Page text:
New ambulance ‘priority’
Officials working to reduce times when no local ambulances available to answer calls
Adding to the number of local ambulances is a priority, says Brant County Mayor Ron Eddy.
“We will shortly be starting our budget discussions for 2018, but it takes a while to have something like that approved, bought and on the road,” said Eddy.
“As far as I’m concerned it’s a priority item.
“We have to meet the calls, it’s as simple as that.”
Officials are working to deal with a serious problem where about twice a day no ambulances are available to respond to calls in Brantford and Brant County.
A Brant County staff report shows that, up to the end of August, there were 459 incidents – an average of nearly two a day — where there was no ambulance to go to an emergency call. That meant that dispatch had to rely on neighbouring communities to answer calls.
Ambulance officials and Eddy acknowledge the problem is severe but they say measures taken have caused the average to drop to under two calls a day in the past month.
The acquisition of one additional ambulance and the transfer of some paramedics to a day shift from a night one are the biggest reasons for the slight improvement, said Eddy.
With the new vehicle, there are now eight ambulances available during the day and four at night to cover an area of 130,000 people from three bases in Brantford and one in Paris.
Ambulance director Charles Longeway said he is optimistic that progress is being made.
“We’re quite pleased with the fact that it’s trending in a positive direction,” he said.
But the union representing paramedics on the front lines says those measures are too small to make any difference and drastic action is needed.
“They’ve had one month that the numbers went down a little bit, but really it’s not going to get any better,” said Jeff Graham, unit steward of Local 256 of the Ontario Public Service Employees Union.
“We’re entering into the cold and flu season which is the busiest time of the year for us. Last year’s numbers went through the roof. If the call volume goes up for this year’s season, it can only get worse.
“There will be more occasions when there will be no ambulances available. The worst case scenario is that people will die.”
The county and the city have been working on the problem for more than a year.
In 2016, Longeway and city councillors pushed to buy two new ambulances. But county councillors decided to buy none and instead hired an external consultant to examine the ambulance service.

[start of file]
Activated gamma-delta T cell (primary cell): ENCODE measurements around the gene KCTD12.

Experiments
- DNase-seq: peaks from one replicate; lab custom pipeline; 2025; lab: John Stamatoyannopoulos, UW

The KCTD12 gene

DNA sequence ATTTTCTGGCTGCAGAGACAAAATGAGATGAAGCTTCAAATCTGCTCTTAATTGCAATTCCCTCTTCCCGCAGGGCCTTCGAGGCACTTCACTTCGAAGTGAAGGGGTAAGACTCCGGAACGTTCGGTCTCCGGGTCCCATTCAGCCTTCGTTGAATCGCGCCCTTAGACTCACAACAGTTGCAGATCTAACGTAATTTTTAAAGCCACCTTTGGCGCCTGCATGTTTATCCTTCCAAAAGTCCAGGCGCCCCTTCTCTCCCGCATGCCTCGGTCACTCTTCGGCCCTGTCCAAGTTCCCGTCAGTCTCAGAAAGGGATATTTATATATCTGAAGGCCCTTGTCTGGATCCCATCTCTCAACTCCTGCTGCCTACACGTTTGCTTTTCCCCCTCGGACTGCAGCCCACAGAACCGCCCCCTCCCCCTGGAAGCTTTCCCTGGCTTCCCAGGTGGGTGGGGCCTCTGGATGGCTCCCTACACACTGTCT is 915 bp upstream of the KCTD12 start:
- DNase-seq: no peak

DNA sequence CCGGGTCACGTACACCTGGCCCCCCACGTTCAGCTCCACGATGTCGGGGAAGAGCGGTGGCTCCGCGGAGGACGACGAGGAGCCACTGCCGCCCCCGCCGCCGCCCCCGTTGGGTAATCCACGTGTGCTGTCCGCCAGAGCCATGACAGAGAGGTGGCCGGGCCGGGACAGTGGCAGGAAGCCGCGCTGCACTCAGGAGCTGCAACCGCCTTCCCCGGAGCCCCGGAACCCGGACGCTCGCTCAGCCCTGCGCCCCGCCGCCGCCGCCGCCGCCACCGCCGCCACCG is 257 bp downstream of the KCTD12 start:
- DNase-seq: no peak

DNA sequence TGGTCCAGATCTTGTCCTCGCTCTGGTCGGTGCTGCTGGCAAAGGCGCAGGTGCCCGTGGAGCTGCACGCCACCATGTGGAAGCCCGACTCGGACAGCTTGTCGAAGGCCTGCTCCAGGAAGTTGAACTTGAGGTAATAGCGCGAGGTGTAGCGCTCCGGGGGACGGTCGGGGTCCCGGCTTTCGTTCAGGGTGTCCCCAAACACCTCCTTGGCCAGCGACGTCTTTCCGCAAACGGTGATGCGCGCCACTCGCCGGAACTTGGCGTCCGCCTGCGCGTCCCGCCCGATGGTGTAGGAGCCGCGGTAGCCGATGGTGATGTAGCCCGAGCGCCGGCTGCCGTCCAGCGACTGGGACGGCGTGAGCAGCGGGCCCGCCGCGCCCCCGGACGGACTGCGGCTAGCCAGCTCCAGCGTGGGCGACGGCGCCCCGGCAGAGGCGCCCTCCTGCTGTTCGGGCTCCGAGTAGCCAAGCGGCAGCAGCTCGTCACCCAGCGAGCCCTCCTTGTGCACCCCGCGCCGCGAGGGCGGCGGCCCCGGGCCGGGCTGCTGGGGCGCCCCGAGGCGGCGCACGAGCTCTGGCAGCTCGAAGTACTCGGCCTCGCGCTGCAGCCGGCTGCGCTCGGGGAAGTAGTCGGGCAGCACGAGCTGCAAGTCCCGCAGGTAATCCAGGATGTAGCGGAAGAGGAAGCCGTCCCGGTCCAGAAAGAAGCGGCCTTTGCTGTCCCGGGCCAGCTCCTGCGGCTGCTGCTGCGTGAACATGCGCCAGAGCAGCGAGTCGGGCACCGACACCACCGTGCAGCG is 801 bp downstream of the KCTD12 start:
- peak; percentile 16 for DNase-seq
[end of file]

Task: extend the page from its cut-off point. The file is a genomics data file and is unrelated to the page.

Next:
The consultant’s report concluded the service is operating at overcapacity because call volumes are rising dramatically and too few resources are being added to keep the service sustainable.
Here are some details from the consultant report: • There were 1,192 times in 2016 in which no ambulances were available to respond to an emergency• It was the fifth consecutive year in which no ambulances were available more than 1,000 times. • To make up for the shortfall, outof-the-area ambulances were called 1,218 times. Ambulances have been sent from Hamilton, Norfolk County, Haldimand County, Six Nations and as far away as Kitchener-Waterloo• On those occasions, the average response time for an ambulance was 18 minutes, double what is normal if the vehicle is in the county, and double the ministry’s acceptable response time. • In a comparison with other jurisdictions of similar population, the consultant said Brant is “far busier but has fewer resources available to meet the demand.”
A major problem is off-loading of patients at Brantford General hospital.
“It’s very serious,” said Eddy. ”If they can’t drop off a patient, they’re left sitting there and not able to take another call.
“That’s something that has to be examined because it happens too often.”
The county and the city approved the purchase of one ambulance, which recently went into service, but no decision has been made on the second one requested.
Eddy suggested that, to speed up the process, it’s possible to order the ambulance ahead and have it approved in the 2018 budget.
“We could certainly look at that. The need is urgent.”
About twice a day no ambulances are available to respond to calls in Brantford and Brant County.